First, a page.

Multiple mistrials following validly-prosecuted trials are becoming an increasingly harsh reality in today’s criminal justice system. Currently, the Ohio Supreme Court has not provided any guidelines to help its trial judges know when to make the crucial decision to dismiss an indictment with prejudice following a string of properly-declared mistrials, especially due to repeated hung juries. Despite multiple mistrials that continue to result in no conviction, criminal defendants often languish behind bars, suffering detrimental psychological harm and a loss of personal freedom as they remain in “legal limbo” waiting to retry their case. Furthermore, continuously retrying defendants cuts against fundamental fairness and substantial justice highlighted in the “Ohio Due Course of Law” clause.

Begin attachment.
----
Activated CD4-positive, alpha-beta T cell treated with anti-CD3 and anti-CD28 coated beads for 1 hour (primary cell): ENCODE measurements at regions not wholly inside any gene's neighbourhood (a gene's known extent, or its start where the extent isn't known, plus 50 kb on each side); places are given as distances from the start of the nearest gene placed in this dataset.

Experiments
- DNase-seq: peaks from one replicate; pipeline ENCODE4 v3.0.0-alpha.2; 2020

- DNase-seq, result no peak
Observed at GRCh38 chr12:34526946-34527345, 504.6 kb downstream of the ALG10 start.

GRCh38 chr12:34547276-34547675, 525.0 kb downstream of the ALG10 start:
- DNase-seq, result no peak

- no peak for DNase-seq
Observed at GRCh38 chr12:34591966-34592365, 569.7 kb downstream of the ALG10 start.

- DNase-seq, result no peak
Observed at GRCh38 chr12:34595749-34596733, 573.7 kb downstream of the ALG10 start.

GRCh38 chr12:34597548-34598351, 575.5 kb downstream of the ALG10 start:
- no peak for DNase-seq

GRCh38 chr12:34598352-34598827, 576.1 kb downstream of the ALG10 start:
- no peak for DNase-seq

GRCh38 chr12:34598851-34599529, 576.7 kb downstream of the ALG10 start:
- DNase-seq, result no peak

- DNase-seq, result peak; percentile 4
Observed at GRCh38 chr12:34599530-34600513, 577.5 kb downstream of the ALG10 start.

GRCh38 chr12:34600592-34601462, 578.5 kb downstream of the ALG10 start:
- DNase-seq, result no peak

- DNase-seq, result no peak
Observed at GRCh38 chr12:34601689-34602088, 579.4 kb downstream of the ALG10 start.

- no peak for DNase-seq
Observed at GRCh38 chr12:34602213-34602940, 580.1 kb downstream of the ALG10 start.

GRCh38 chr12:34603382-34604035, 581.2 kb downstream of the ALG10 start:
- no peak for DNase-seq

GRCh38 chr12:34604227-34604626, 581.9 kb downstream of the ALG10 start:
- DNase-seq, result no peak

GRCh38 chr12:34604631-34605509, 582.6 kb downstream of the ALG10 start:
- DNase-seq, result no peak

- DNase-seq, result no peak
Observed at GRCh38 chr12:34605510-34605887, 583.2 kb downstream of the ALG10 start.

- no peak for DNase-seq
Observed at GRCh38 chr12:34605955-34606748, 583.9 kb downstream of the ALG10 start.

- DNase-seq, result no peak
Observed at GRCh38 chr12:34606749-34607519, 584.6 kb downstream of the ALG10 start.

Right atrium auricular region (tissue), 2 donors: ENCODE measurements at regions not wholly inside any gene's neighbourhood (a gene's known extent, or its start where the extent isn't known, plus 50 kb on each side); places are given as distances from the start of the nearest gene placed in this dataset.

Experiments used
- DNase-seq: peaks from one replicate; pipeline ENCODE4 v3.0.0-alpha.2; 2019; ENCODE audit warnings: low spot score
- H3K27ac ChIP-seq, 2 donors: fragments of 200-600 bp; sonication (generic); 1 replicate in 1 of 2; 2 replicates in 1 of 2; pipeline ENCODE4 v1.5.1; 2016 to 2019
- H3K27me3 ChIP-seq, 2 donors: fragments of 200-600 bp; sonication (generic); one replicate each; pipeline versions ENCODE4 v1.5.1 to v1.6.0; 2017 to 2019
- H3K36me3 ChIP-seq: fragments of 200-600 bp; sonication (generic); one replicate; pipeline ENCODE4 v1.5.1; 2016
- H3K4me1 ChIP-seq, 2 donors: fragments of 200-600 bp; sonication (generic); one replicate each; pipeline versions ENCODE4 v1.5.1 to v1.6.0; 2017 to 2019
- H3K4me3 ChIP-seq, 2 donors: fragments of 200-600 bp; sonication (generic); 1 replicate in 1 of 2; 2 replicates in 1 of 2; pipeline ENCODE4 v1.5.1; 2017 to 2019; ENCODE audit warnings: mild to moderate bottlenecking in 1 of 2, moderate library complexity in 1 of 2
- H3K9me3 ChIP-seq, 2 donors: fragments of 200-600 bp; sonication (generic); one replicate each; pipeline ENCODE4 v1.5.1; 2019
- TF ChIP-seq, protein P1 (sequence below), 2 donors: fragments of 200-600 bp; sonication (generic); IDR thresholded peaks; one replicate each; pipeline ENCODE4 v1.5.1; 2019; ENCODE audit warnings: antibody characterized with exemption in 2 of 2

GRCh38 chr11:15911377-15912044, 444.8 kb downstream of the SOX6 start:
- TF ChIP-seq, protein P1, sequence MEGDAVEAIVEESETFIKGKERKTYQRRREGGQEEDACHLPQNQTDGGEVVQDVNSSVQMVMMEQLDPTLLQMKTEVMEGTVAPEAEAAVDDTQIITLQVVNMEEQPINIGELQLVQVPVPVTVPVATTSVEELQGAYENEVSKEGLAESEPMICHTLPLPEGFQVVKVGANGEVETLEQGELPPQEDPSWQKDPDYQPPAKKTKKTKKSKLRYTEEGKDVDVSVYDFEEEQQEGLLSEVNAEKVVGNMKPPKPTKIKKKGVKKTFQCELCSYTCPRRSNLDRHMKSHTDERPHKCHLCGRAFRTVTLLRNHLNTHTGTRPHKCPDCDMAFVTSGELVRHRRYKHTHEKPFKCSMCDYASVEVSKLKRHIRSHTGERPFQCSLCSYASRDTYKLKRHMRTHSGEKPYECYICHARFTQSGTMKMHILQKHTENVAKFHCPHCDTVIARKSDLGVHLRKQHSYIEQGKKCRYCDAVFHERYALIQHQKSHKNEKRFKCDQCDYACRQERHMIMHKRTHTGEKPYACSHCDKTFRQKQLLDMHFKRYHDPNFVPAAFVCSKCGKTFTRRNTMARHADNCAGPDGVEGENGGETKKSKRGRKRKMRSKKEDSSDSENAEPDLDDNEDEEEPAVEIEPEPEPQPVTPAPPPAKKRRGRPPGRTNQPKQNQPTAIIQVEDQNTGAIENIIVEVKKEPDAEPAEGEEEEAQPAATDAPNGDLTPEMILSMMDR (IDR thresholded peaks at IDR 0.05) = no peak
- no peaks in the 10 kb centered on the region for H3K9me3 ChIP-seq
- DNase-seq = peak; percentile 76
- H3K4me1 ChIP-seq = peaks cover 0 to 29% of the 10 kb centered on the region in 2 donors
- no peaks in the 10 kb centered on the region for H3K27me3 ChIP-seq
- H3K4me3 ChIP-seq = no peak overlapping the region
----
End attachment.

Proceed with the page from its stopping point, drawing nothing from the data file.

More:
This Note argues that Ohio trial judges need to apply a list of factors to avoid allegations of misconduct, to breathe life back into the defendant’s presumed innocence until proven guilty, and to guarantee prompt administration of justice. These factors include: (1) the number of prior mistrials and the circumstances of the jury deliberation therein, so far as is known; (2) the character of prior trials in terms of length, complexity, and similarity of evidence presented; (3) the likelihood of any substantial difference in a subsequent trial, if allowed; (4) whether the defendant is or has been incarcerated awaiting trial, and the length of such incarceration; (5) the severity of the offense charged; (6) the professional conduct and diligence of respective counsel, particularly that of the prosecuting attorney; and (7) the trial court’s own evaluation of the relative case strength. Weighing these factors will promote stability, uniformity, and predictability among courts. Implementing factors will also help ensure that defendants are not pushed into taking unfair plea deals; it will aid appellate courts reviewing trial judges’ decisions whether or not to dismiss. Also, it will give legitimacy to the trial judges’ decisions. Overall, these factors will explore a fair balance between the prosecution’s right to seek a conviction and the rights of the accused, the victim, and the community at large.